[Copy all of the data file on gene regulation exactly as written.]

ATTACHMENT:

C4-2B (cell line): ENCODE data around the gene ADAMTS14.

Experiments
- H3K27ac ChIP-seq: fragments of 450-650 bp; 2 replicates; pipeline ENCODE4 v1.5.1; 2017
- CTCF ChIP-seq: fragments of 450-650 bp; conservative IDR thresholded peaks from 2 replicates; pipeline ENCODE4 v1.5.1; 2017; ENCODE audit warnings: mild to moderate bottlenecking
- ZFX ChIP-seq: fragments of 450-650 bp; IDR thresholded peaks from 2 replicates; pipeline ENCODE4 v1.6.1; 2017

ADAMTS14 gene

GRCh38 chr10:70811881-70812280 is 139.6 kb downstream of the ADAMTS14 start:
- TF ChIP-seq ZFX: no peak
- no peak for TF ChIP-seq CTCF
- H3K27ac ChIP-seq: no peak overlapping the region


C4-2B (cell line): ENCODE data around the gene ADAMTS14.

Experiments
- H3K27ac ChIP-seq: fragments of 450-650 bp; 2 replicates; pipeline ENCODE4 v1.5.1; 2017
- CTCF ChIP-seq: fragments of 450-650 bp; conservative IDR thresholded peaks from 2 replicates; pipeline ENCODE4 v1.5.1; 2017; ENCODE audit warnings: mild to moderate bottlenecking
- ZFX ChIP-seq: fragments of 450-650 bp; IDR thresholded peaks from 2 replicates; pipeline ENCODE4 v1.6.1; 2017

ADAMTS14 gene

GRCh38 chr10:70811881-70812280 is 139.6 kb downstream of the ADAMTS14 start:
- TF ChIP-seq ZFX: no peak
- no peak for TF ChIP-seq CTCF
- H3K27ac ChIP-seq: no peak overlapping the region